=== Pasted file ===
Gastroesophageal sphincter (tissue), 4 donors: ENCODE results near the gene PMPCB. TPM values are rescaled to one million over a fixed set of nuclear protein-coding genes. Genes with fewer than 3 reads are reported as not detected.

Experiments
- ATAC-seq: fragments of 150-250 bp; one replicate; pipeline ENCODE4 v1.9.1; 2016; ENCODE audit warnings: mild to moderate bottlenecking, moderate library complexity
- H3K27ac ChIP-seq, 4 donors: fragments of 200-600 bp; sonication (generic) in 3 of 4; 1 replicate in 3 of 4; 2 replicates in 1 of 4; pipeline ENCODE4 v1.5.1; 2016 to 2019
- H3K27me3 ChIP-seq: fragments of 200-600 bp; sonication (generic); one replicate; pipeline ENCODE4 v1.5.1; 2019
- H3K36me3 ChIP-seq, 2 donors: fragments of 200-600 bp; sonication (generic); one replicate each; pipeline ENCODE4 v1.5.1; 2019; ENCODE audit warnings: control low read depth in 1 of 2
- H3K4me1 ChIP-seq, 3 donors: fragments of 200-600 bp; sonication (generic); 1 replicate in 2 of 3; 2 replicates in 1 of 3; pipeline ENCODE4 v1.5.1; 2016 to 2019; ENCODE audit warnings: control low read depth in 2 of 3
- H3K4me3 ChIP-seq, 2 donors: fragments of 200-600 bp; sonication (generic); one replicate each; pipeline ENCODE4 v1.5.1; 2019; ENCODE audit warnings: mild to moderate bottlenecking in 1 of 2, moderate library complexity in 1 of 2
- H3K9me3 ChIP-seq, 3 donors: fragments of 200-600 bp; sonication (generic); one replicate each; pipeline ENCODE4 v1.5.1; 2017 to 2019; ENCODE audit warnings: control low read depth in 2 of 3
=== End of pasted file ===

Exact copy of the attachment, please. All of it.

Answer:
Gastroesophageal sphincter (tissue), 4 donors: ENCODE results near the gene PMPCB. TPM values are rescaled to one million over a fixed set of nuclear protein-coding genes. Genes with fewer than 3 reads are reported as not detected.

Experiments
- ATAC-seq: fragments of 150-250 bp; one replicate; pipeline ENCODE4 v1.9.1; 2016; ENCODE audit warnings: mild to moderate bottlenecking, moderate library complexity
- H3K27ac ChIP-seq, 4 donors: fragments of 200-600 bp; sonication (generic) in 3 of 4; 1 replicate in 3 of 4; 2 replicates in 1 of 4; pipeline ENCODE4 v1.5.1; 2016 to 2019
- H3K27me3 ChIP-seq: fragments of 200-600 bp; sonication (generic); one replicate; pipeline ENCODE4 v1.5.1; 2019
- H3K36me3 ChIP-seq, 2 donors: fragments of 200-600 bp; sonication (generic); one replicate each; pipeline ENCODE4 v1.5.1; 2019; ENCODE audit warnings: control low read depth in 1 of 2
- H3K4me1 ChIP-seq, 3 donors: fragments of 200-600 bp; sonication (generic); 1 replicate in 2 of 3; 2 replicates in 1 of 3; pipeline ENCODE4 v1.5.1; 2016 to 2019; ENCODE audit warnings: control low read depth in 2 of 3
- H3K4me3 ChIP-seq, 2 donors: fragments of 200-600 bp; sonication (generic); one replicate each; pipeline ENCODE4 v1.5.1; 2019; ENCODE audit warnings: mild to moderate bottlenecking in 1 of 2, moderate library complexity in 1 of 2
- H3K9me3 ChIP-seq, 3 donors: fragments of 200-600 bp; sonication (generic); one replicate each; pipeline ENCODE4 v1.5.1; 2017 to 2019; ENCODE audit warnings: control low read depth in 2 of 3